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Trends in Autoimmune Disease Testing

Advances in antinuclear antibody testing in the clinical lab are explored.

Vol. 20 • Issue 9 • Page 58

Autoimmune Disease

The demand for antinuclear antibody (ANA) testing has risen sharply over the past decade due to the difficulty in diagnosing connective tissue disease (CTD) and the increasingly common practice of using the ANA test to rule out an autoimmune disease. Traditionally, indirect immunofluorescence (IFA), using HEp-2 cells, has been the method used to test for ANA. IFA is a labor-intensive, subjective method requiring highly trained medical technologists to interpret results that are always subject to reader bias. In addition, IFA has variables that can cause inconsistent results between laboratories. To meet the increased demand for ANA testing, alternative methods have been developed. These include enzyme-linked immunosorbent assay (ELISA) and multiplex microsphere immunofluorescence antibody detection (MFAD) patented by Luminex Corp.

ARUP Laboratories perform a large volume of ANA tests-more than 15,000 every month. To keep current with what is commercially available and how these assays perform, we have been involved in multiple studies over the past few years investigating MFAD, ELISA and HEp-2 IFA assays for ANA. Using clinically defined disease sera, which included but was not limited to rheumatoid arthritis (RA), systemic lupus erythematosis (SLE), Sjögren syndrome, polymyositis and scleroderma, along with healthy donor sera, we examined multiple vendor assays utilizing each of these methodologies.

Multiplex Testing

The MFAD method utilizes 5.4 micron polystyrene microspheres impregnated with a unique ratio of red and infra-red fluorescent dyes. This patented process creates 100 unique ratios of the two fluorophores, allowing detection of multiple antibodies utilizing flow cytometry. We investigated commercially available MFAD systems and found two compared well with HEp-2 IFA. A limitation of MFAD is the limited number of antigens present and often the lack of HEp-2 substrate.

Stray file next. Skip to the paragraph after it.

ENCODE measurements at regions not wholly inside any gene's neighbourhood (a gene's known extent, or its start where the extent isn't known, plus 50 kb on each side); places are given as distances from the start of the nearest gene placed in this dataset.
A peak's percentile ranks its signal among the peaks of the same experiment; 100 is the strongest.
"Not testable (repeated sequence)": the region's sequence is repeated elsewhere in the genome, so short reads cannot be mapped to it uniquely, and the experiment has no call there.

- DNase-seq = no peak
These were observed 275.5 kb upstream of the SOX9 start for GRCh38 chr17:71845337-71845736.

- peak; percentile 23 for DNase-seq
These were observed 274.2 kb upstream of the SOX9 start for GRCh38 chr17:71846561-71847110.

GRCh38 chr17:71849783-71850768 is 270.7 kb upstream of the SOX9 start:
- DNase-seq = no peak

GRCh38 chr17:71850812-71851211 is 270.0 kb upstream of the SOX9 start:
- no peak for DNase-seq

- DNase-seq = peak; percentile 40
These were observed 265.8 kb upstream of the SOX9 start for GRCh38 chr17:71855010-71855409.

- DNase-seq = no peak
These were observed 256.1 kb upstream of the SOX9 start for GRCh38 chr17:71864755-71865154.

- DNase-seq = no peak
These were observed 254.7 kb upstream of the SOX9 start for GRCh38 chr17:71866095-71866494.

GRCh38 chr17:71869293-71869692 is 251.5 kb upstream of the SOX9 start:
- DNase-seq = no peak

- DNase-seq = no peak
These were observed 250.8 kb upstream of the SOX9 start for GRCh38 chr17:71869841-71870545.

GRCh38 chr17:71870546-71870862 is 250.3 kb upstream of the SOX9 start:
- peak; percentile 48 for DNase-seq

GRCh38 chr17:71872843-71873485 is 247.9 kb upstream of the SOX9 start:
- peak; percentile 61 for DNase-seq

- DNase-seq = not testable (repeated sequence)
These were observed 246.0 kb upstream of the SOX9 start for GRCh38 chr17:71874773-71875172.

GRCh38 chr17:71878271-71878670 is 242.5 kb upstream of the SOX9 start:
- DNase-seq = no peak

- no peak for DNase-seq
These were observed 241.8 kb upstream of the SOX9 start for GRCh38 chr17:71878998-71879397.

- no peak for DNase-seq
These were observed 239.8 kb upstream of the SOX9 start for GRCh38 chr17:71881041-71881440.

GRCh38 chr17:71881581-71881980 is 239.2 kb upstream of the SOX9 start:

ELISA utilizes a 96-well polystyrene microtiter plate read by a spectrophotometer at the end of the reaction. Most ANA ELISA assays contain these antigens: dsDNA, SSA 60 kDa, SSA 52 kDa, SSB, Scl-70, U1 RNP, Smith, Jo-1, ribonucleo protein, Pm/Scl, histone, mitochondria and chromatin; most contain a disrupted HEp-2 substrate, which contributes to the assay's high sensitivity. Over the past 12 months, we reviewed seven ANA ELISA assays that are FDA cleared and commercially available and determined that the current ANA ELISA assays containing the disrupted HEp-2 substrate are at least, if not more, sensitive than the ANA IFA method for screening ANA. The sensitivity among the seven assays ranged from 90-97%, compared to as low as 80% using the HEp-2 IFA method. However, the ELISA assays may miss the rare speckled pattern and antibody to fibrilarin.


IFA is labor intensive and requires an experienced medical technologist. With the current medical technologist shortage, individuals with experience in reading IFA are often hard to find. At the ARUP Autoimmune Laboratory, we have eight medical technologists with two to 10 years of experience reading IFA daily. Recently, we compared HEp-2 IFA assays from five vendors for standardization. Using the sera mentioned above, we found the five assays agreed from 44 to 92% of the time depending on the disease group or healthy donor group being examined. Agreement between the five assays was established when the serum being tested gave the same titer, plus or minus one doubling dilution. The agreement for the clinically defined SLE sera was only 74% among the five assays. Thus, the five HEp-2 assays did not appear to be well standardized. The five assays contained different conjugates, f/p ratios and fixatives, which affected the final result.